the grassy slopes below. A fine cave, known as Mackinnon’s, lies a little
south of the Isle of Inch Kenneth, where Dr. Johnson and Boswell once spent
Other islands within reach by open boat—though the remoter
ones should be attempted only in the most favourable weather—are Ulva, a
name familiar to readers of Campbell’s Lord Ullin's Daughter; Gometra, close
by Ulva; the lonely Treshnish Islands, including the quaintly-shaped
Dutchman’s Cap; Tiree, closely associated with the ecclesiastical history of
Iona; and Staffa, which is described separately.
STAFFA (Stafrey, the Isle of Staves or Columns) is a rocky
islet about one and a half miles in circumference, lying eight miles north
In the remote past, the north-west coast of Scotland was the
scene of violent volcanic action, which has left traces along the west
coast, in a line extending from Skye to the Giant’s Causeway in Ireland. In
consequence of the subterranean disturbances, large volumes of liquid basalt
were thrown forth, which, when it began to cool, formed in Staffa, as
elsewhere, tiers of columns, curiously symmetrical in shape and size. The
action of the waves and the weather throughout the centuries that followed
created the amazing caverns of Staffa—
“Where as to shame the temples decked
By skill of earthly architect,
Nature herself, it seemed, would raise
A Minster to her Maker’s praise.”
—Sir Walter Scott.
Fingal’s Cave, the “ Minster ” of the above lines, is the
largest of the caves, and, as a rule, the only one visited. Its old Gaelic
name is “Uaimh Bhinn”, the Melodious Cavern. The grandeur and solemnity of
this mighty cavern cannot be fully realized amongst the motley crowd in
which the majority of visitors make their approach. “ How could we feel it?”
asked Wordsworth; “ each the other’s blight.”
“ One votary at will might stand Gazing, and take into his
mind and heart,
With undistracted reverence, the effect Of those proportions
where the Almighty Hand That made the worlds, the Sovereign Architect, Had
deigned to work as if with human Art.”
The height of the great arch, at mean tide, is sixty-six teet;
the depth of the sea below is about the same; and the cliff above rises a
further thirty feet. The interior length is two hundred and twenty-seven
feet—half as much again as that of Iona Cathedral. The sides, at the
entrance, are vertical and nearly parallel, and are composed of black,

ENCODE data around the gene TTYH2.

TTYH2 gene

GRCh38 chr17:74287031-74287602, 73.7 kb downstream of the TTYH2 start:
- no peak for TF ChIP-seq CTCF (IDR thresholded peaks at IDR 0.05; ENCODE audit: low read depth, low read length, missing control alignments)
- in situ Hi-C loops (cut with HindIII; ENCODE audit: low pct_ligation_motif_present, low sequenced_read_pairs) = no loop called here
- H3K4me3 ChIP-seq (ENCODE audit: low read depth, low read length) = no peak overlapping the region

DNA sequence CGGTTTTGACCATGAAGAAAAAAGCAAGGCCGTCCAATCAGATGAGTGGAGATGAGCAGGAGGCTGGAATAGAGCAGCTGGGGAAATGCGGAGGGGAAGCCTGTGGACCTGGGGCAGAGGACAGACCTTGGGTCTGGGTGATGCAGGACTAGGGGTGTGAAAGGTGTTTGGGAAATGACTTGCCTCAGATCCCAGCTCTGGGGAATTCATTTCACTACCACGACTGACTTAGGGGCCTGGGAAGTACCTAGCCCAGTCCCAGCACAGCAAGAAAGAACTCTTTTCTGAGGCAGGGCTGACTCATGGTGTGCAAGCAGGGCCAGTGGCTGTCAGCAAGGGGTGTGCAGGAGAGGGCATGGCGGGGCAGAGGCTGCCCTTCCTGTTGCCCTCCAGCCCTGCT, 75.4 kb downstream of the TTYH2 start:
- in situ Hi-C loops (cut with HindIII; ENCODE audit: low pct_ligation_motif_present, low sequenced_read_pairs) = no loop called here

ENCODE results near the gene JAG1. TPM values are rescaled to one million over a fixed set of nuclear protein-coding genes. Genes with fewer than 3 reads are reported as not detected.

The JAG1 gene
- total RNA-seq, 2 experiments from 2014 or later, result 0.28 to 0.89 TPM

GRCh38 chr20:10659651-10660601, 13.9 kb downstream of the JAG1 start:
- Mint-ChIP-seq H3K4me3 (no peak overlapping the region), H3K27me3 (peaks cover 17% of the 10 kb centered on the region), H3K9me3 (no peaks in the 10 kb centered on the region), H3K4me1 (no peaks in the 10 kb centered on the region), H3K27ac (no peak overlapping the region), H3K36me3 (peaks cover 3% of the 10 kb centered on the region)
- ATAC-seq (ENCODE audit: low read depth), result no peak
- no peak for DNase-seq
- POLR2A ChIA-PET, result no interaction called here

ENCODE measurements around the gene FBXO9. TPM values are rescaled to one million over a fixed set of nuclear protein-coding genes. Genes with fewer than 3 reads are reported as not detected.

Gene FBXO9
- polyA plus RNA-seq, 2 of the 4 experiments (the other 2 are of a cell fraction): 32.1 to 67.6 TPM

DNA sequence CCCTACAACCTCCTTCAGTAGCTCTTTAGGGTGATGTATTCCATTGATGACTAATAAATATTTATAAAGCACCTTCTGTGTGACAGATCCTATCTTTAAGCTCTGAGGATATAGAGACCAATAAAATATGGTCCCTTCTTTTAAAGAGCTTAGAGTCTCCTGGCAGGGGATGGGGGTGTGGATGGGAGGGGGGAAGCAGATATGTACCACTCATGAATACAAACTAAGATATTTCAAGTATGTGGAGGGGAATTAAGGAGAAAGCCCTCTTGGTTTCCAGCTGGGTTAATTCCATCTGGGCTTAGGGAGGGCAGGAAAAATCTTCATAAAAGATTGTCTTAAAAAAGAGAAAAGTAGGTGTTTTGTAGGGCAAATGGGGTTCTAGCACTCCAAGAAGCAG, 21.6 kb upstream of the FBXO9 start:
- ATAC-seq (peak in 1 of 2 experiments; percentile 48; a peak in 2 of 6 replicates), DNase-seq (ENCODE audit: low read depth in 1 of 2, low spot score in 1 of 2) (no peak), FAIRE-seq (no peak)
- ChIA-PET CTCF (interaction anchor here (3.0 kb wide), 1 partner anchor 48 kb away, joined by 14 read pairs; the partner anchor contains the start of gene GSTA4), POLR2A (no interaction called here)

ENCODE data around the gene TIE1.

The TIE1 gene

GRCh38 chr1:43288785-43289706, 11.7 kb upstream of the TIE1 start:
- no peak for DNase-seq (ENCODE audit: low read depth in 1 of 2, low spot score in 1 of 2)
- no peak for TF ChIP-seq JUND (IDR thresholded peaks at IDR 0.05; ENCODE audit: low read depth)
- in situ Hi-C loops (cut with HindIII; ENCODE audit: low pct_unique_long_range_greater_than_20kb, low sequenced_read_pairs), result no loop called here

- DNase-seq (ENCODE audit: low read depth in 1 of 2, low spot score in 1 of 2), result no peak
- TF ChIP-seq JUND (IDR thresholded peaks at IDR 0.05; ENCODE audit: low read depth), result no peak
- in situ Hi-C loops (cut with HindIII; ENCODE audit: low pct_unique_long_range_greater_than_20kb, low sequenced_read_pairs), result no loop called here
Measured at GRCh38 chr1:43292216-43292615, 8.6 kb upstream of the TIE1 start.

basaltic pillars, of which the majority are pentagonal or hexagonal in form,
and divided transversely by joints, like the columns of ancient Greek
temples, at almost equal distances of two feet. The lights that tremble and
flicker over the pillars reveal in the dark basalt warm tints of red and
brown and russet; here and there the rock is crusted with gold and green
lichen, and the depths of the clear green sea below abound with polyps and
the beautiful blue medusae. A constant boom, as of distant thunder, fills
the air as the Atlantic swell bursts into the cave, and the voices of the
sea-birds ring high and clear above the tumult. Here, one feels, in the
ocean solitudes, the elemental forces have hewn a temple of wild and noble
splendour, wherein to worship the Power that rules them; and the awed
observer perforce bows with them.
“I have seen the temple not made with hands," wrote Sir
Robert Peel, after a visit to Staffa, “and have felt the majestic swell of
the ocean—the pulsation of the great Atlantic—beating in its inmost
sanctuary, and swelling a note of praise nobler far than any that ever
pealed from human organ.”
From the landing-place to the top of the island, a stair has
been formed, and glimpses of the cliffs and caves on the other side of the
island may be obtained. The Boat Cave, accessible only by sea, is one
hundred and fifty feet long; the Cormorants’, or Mackinnon’s, is two hundred
and twenty feet in length, and fifty in height at the entrance; the Clam
Shell is smaller, but is interesting because of its shape, the columns being
bent like ship’s timbers.
Not far from Fingal’s Cave is the Giant’s Colonnade— an islet
formed of a group of columns about 30 feet high, and well worthy of